Is the organization well positioned?  Is the organization providing a service and/or producing a product that has a viable long term position in the marketplace?  Or is it becoming obsolete and/or being outflanked by something else?

What’s going right and wrong?  Is there a sufficient amount of things going right within the organization and with its customers?  Is there enough to attract me to stay?

Do I have work flexibility?  Do I have the work/life flexibility that’s suitable for me?

Networks.  Am I making networking contacts with others inside and outside the organization; sources of information for work tasks, what’s going on in the organization and outside it?

Michael VanBruaene.  How can I help you? How can we collaborate? See the services I provide and other organization and personal development tools and articles at  Contact me at

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Onward. How Starbucks Fought for Its Life without Losing Its Soul. By Howard Schultz, with Joanne Gordon, 2011

For about 6 years I’ve regularly visited Seattle and have tried many of its coffee shops, including Starbucks stores.  Earlier this year it was recommended that I visit Starbucks’ Reserve Roastery which had recently opened.  It’s a temple to coffee, like a high end winery tasting room. 

I was reluctant to go because it seemed to be just way too excessive for a coffee place.  But I went early one morning, and I enjoyed it – the quality of the coffee and the overall experience.  And I saw Howard Schultz, Starbucks’ CEO come in with a couple of people with whom he was apparently explaining the nature of Starbucks newest endeavor.  And I then went back on another morning and again saw him.  He appeared to be a decent guy, relatively earnest, but not aggressive in his mannerisms; nothing that indicates he’s CEO of a multi-billion dollar multi-national company.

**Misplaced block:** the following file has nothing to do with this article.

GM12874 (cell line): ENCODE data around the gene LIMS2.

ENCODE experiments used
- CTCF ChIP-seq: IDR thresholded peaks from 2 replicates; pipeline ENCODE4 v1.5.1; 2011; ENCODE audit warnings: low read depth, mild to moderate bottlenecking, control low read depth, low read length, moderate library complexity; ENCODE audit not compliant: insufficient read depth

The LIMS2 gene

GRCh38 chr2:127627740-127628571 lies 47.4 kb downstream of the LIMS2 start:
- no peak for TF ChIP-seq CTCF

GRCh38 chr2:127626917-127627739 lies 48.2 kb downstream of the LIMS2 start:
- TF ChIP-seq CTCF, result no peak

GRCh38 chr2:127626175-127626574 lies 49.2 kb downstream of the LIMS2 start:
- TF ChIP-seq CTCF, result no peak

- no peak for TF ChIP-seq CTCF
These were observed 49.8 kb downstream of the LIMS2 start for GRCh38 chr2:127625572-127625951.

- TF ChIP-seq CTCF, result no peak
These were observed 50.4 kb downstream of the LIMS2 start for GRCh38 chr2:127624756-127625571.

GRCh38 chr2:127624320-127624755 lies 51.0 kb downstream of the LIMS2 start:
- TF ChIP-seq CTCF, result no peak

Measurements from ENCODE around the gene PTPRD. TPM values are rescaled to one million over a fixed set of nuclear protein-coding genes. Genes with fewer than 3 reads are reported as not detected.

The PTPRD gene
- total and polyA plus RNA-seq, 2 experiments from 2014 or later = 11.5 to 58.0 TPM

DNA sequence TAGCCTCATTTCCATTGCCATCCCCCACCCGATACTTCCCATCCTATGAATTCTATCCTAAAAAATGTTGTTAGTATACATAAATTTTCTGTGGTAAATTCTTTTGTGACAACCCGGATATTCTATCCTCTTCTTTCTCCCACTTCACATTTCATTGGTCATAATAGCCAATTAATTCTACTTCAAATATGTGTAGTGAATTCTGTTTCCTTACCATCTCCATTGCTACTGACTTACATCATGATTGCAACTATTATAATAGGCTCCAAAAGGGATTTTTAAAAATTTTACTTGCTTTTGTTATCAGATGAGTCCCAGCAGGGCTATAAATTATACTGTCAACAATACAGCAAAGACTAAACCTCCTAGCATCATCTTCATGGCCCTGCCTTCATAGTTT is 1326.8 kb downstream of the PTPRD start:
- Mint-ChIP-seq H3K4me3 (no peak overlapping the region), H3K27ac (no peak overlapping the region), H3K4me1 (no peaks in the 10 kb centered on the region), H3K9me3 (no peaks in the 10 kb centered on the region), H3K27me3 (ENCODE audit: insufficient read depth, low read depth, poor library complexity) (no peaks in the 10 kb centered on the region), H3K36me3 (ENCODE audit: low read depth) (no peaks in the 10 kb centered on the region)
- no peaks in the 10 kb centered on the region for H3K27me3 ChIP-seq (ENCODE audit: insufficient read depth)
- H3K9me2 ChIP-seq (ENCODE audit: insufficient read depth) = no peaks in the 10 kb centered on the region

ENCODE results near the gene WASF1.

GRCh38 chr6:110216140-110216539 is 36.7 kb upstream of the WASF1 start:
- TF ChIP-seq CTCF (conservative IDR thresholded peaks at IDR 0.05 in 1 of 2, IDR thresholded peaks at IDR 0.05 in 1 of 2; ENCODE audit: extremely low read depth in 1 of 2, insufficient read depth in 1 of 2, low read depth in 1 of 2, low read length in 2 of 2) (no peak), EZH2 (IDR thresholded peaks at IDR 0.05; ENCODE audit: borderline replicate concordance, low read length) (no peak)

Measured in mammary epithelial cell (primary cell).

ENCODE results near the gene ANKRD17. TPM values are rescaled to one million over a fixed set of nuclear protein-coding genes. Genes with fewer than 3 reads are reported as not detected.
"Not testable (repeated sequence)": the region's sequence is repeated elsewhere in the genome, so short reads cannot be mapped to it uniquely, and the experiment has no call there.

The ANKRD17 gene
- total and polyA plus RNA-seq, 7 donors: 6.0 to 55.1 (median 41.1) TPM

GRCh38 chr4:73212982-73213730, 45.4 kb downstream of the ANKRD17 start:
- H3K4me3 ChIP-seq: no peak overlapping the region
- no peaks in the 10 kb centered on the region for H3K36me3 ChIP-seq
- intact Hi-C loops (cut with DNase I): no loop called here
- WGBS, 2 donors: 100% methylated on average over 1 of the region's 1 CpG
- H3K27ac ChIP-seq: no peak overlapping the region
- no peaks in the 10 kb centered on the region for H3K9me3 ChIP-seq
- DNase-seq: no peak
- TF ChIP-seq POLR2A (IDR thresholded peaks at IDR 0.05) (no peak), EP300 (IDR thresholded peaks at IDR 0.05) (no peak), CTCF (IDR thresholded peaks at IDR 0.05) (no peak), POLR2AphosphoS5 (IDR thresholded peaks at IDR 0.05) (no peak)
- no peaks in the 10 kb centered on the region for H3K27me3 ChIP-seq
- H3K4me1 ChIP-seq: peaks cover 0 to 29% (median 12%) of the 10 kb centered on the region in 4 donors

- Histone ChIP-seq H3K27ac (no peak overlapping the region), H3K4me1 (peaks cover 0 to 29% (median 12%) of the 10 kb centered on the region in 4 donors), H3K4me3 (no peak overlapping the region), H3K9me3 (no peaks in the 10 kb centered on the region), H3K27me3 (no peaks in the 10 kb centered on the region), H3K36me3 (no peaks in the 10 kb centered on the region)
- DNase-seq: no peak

Belatedly I recently read his 2011 book – Onward – and found a lot of useful insights on how to run any size organization – in good and bad times, and also the principles on which Starbucks focuses.  I was surprisingly impressed, just as I was upon visiting The Roastery.  A significant amount of the book focuses on the years when he became CEO for a second time and steered the company through the 2007/09 recession. 

I’ve selected excerpts from the book that can stand on their own as guiding principles for all of us.  In most instances they are copied word-for-word, with a couple of instances in which I’ve used partial wording from the book. 


Principles that guide Schultz’s leadership.  This passage is at the end of the book. I’ve included it first as it has a lot meaningful guidance:

Grow with discipline.  Balance intuition with rigor.  Innovate around the core.  Don’t embrace the status quo.  Find new ways to see. Never expect a silver bullet.  Get your hands dirty.  Listen with empathy and overcommunicate with transparency.  Tell your story, refusing to let others define you.  Use authentic experiences to inspire.  Stick to your values, they are your foundation.  Hold people accountable but give them the tools to succeed.  Make the tough choices; its’s how you execute that counts.  Be decisive in times of crisis.  Be nimble.  Find truth in trials and lessons in mistakes.  Be responsible for what you see, hear, and do.  Believe. P 309.